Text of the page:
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Qatar University – An Edible Permaculture Campus at Qatar University. A Future Vision and Master Plan with Graduate and Undergraduate students

By on August 30, 2016
Qatar University

Contact name and title
Dr. Anna Grichting, Assistant Professor, Department of Architecture and Urban Planning


Title of activity
An Edible Permaculture Campus at Qatar University. A Future Vision and Master Plan with Graduate and Undergraduate students

Description of activity
For the past five years, I have been involving the architecture and urban planning students in the redesign of the Qatar University Campus to transform it into an Edible Campus. At the large scale, this includes a Master Plan for the University Campus which uses vacant spaces for growing food and fostering biodiversity as well as transforming existing open spaces into productive landscapes. At the smaller scale, it involves an Edible Permaculture Garden that has been initiated at the Department of Architecture and designed by Undergraduate students in the same building, with a grant from Qatar Foundation. It is now evolving into a a permaculture garden, with the participation of Luzita Ball and Paige Tantillo, two certified Permaculturists who are collaborating with the Department. Permaculture can help to create landscapes that minimise resource use (water, energy, soil); increases recycling (organic waste, water); creates healthier produce (without pesticides and fertilizers) while at the same time promoting biodiversity of fauna and flora. Edible landscape can contribute to the food security of the campus and of Qatar, and also reduce the Carbon Footprint be reducing Food Miles, or distances that food travels to our plate. The project is envisioned as an interdisciplinary project that will involve different departments and research centers at Qatar University, and will contribute to the vision of creating an Edible Campus at Qatar University based on Urban Permaculture Principles. It brings together academics and practitioners, and also involves the Campus facilities engineers and gardners, the expatriate workers and students at Qatar University, looking at ecological, social and economic values of integrated and holistic landscape practices and systems.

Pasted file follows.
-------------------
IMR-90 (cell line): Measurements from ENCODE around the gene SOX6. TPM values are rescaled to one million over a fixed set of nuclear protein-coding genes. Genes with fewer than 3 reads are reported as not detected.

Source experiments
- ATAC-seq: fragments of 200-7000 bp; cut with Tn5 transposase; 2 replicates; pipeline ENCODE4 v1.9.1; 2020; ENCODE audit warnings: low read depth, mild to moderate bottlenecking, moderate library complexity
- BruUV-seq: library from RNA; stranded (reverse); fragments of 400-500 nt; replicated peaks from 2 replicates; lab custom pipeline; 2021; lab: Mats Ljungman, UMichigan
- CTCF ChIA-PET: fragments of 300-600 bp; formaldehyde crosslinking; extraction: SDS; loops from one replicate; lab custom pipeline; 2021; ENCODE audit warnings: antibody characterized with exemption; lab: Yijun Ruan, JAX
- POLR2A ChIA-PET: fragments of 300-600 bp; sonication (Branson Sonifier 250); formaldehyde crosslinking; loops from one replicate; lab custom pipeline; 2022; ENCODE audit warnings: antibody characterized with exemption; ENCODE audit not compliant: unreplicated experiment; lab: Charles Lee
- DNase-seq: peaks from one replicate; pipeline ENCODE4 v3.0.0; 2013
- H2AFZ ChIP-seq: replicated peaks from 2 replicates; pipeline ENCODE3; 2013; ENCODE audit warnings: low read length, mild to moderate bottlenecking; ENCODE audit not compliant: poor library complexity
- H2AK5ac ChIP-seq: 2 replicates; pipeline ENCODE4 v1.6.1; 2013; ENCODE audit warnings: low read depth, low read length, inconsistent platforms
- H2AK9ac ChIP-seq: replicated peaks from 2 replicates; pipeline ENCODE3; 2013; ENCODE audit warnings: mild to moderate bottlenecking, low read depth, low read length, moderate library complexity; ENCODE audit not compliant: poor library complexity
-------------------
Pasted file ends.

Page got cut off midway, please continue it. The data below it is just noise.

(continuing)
Sustainable Development Goal 11 targets relating to activity
11.3 By 2030, enhance inclusive and sustainable urbanization and capacity for participatory, integrated and sustainable human settlement planning and management in all countries
11.4 Strengthen efforts to protect and safeguard the world’s cultural and natural heritage
11.6 By 2030, reduce the adverse per capita environmental impact of cities, including by paying special attention to air quality and municipal and other waste management
11.7 By 2030, provide universal access to safe, inclusive and accessible, green and public spaces, in particular for women and children, older persons and persons with disabilities
11.a Support positive economic, social and environmental links between urban, per-urban and rural areas by strengthening national and regional development planning
11.b By 2020, substantially increase the number of cities and human settlements adopting and implementing integrated policies and plans towards inclusion, resource efficiency, mitigation and adaptation to climate change, resilience to disasters, and develop and implement, in line with the Sendai Framework for Disaster Risk Reduction 2015-2030, holistic disaster risk management at all levels

Main themes of this activity
Social Inclusion
Planning and Design
Information and Monitoring
Capacity Development
Climate Change
Changes that took place as a result of this activity
Students have become aware of the question of food security and biodiversity and are more aware of the resources that are needed to produce food. They can see the importance of design to better use ressources. The Master Plan vision and the constructed garden are both tools to communicate the idea and the importance of the Edible Campus. The Edible Boulevard, as an interdisciplinary project, has included staff, faculty, students, schools and international experts, as well as research centers at the University. It has encouraged the students to also consider the expatriate workers such as the nepalese cleaners who often come from farming communities and have a lot of know how and techniques for growing food, often closely related to concepts of permaculture – which are ressource efficient.
How the impact of the activity was measured
As of yet, we have not measured the impact of this activity, as it is an onging activity. We can perceive the interest that the project generates amongst the students, as well as the attention it receives in the media, in the professional and academic realm (presentations in international and regional conferences).
Links related to the activity
  • http://blogs.qu.edu.qa/foodurbanismdoha/
  • http://www.sustainableurbanismqatar.com/?page_id=91
  • http://blogs.qu.edu.qa/qatarurbanism/edible-campus/
Additional notes